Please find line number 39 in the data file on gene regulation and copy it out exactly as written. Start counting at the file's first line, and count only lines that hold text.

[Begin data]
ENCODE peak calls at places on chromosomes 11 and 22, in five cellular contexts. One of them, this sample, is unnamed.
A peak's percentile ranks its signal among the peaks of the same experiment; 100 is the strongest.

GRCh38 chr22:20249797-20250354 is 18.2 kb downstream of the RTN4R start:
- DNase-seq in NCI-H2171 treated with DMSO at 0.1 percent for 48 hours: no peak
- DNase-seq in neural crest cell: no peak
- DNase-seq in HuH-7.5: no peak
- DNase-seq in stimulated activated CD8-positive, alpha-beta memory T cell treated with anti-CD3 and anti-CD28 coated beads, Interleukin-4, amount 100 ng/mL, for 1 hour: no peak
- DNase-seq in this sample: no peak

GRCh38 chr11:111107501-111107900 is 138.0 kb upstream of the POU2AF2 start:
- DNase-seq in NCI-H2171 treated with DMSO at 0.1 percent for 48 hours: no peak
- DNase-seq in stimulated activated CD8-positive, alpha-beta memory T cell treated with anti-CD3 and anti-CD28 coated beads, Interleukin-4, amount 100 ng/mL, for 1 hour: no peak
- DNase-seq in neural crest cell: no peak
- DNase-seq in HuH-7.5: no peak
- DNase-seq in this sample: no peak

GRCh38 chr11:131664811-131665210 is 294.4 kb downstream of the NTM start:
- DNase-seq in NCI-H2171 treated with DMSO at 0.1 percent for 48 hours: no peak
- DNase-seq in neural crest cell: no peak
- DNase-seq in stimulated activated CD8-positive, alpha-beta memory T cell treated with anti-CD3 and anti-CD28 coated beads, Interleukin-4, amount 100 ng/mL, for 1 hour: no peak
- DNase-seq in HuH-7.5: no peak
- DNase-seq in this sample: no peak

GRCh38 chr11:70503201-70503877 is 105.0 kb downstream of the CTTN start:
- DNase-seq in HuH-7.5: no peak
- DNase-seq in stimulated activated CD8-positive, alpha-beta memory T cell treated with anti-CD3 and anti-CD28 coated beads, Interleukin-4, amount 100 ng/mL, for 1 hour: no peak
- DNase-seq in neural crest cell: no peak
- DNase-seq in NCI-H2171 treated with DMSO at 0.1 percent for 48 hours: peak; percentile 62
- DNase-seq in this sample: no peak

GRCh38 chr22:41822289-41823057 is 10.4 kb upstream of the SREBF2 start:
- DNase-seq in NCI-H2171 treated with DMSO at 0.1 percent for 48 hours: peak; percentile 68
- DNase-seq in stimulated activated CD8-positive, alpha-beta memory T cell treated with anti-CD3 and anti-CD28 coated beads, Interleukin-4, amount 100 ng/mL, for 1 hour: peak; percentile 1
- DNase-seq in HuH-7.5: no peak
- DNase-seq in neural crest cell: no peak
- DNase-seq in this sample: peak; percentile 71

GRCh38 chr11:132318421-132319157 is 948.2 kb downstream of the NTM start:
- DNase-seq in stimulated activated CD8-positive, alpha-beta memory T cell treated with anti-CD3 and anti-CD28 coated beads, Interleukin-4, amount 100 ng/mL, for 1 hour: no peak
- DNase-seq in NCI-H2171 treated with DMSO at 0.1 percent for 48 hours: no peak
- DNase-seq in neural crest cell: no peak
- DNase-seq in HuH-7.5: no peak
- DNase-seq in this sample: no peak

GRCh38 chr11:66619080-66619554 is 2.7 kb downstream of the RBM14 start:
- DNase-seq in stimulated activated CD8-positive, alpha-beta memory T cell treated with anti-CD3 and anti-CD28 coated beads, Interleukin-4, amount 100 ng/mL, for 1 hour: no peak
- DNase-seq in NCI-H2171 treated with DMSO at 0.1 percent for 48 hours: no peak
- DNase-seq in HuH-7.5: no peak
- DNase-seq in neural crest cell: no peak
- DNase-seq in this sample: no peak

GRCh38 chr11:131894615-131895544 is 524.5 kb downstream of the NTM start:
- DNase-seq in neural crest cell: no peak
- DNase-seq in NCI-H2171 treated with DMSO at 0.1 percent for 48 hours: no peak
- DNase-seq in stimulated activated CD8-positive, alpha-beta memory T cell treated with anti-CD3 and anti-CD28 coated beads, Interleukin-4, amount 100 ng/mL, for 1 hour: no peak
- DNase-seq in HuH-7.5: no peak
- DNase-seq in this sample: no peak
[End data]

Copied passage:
GRCh38 chr11:66619080-66619554 is 2.7 kb downstream of the RBM14 start: